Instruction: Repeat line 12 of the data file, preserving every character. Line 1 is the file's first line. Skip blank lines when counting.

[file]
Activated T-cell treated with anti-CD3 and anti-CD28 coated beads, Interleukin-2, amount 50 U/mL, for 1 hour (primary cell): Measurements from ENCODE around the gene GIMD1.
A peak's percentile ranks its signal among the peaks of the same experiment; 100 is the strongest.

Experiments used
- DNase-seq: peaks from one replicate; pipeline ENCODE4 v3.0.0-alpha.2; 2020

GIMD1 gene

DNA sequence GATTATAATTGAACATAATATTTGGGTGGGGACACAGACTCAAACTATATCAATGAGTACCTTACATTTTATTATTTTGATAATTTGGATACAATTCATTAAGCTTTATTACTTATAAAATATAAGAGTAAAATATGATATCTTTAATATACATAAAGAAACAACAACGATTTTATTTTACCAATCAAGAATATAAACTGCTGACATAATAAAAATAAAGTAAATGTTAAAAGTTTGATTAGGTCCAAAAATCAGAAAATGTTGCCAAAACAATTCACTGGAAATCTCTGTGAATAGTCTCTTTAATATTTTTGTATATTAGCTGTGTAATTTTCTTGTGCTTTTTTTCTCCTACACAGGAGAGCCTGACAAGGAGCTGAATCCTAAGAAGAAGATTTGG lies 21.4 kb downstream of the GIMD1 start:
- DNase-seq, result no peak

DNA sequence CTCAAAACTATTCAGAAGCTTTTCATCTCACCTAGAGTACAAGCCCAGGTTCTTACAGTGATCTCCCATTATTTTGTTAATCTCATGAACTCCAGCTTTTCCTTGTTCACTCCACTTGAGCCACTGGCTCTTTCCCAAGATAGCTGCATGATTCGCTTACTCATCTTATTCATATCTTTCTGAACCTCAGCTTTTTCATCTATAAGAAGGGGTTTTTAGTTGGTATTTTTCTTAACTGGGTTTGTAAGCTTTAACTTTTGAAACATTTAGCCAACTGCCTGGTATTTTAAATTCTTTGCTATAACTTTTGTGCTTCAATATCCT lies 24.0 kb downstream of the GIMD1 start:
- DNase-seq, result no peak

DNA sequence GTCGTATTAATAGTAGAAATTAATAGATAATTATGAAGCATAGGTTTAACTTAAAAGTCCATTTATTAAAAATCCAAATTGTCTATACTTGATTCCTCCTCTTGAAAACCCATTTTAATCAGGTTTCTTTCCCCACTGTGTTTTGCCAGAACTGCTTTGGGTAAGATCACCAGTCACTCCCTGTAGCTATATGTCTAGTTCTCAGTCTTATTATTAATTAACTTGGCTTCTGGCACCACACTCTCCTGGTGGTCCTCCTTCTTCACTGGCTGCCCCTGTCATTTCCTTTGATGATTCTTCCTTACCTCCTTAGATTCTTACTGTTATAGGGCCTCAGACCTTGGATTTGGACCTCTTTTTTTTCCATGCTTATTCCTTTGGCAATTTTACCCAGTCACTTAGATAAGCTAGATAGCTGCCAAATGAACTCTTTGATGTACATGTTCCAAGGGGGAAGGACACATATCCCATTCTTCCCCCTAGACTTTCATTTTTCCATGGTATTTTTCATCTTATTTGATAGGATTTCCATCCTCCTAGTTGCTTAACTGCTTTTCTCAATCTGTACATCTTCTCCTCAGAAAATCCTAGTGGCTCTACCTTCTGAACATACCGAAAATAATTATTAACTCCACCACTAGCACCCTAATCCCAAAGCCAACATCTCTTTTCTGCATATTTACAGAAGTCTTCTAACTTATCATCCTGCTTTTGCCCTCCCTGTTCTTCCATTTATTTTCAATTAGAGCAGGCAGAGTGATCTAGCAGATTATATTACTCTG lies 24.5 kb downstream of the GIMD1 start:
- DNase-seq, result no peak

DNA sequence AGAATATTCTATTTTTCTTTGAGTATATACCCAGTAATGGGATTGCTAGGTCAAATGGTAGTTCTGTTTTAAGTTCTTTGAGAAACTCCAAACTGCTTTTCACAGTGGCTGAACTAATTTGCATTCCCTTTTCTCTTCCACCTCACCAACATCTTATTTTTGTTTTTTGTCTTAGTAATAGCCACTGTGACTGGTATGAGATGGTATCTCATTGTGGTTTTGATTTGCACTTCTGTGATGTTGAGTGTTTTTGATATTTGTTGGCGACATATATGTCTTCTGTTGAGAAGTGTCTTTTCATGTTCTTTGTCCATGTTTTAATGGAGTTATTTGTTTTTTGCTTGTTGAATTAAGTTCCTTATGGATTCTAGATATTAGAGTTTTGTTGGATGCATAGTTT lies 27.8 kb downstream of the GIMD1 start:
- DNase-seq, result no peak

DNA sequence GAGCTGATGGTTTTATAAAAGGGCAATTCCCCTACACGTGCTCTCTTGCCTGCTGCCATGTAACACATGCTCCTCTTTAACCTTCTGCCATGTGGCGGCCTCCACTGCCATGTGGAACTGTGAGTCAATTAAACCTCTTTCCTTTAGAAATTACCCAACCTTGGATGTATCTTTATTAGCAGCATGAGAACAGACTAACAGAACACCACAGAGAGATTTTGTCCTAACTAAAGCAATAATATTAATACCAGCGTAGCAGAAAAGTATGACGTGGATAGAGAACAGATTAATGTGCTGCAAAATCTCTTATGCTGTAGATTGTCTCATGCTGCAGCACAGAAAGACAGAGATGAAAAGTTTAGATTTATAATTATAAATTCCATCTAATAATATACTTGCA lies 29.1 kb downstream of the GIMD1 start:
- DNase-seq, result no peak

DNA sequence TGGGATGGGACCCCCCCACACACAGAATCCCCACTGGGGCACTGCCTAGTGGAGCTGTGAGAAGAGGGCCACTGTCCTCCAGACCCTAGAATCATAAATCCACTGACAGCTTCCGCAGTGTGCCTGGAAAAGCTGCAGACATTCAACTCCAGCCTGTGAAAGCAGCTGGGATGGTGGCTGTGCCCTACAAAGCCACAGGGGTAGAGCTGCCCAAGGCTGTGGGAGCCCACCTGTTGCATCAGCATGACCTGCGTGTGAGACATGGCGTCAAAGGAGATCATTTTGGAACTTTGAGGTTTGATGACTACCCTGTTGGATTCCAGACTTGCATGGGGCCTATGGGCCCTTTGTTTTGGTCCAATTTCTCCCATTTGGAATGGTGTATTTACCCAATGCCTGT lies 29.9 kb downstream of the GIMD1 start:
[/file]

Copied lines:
DNA sequence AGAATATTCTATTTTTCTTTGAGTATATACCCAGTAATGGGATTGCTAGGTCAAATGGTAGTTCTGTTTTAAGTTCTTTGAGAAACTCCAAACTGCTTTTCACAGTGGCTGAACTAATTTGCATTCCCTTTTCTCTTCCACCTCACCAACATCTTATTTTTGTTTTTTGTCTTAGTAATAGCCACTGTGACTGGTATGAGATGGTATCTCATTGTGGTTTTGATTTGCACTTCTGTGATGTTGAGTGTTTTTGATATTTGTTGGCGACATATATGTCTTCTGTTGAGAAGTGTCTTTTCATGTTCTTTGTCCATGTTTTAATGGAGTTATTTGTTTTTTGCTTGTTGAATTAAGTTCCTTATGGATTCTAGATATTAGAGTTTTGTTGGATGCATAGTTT lies 27.8 kb downstream of the GIMD1 start: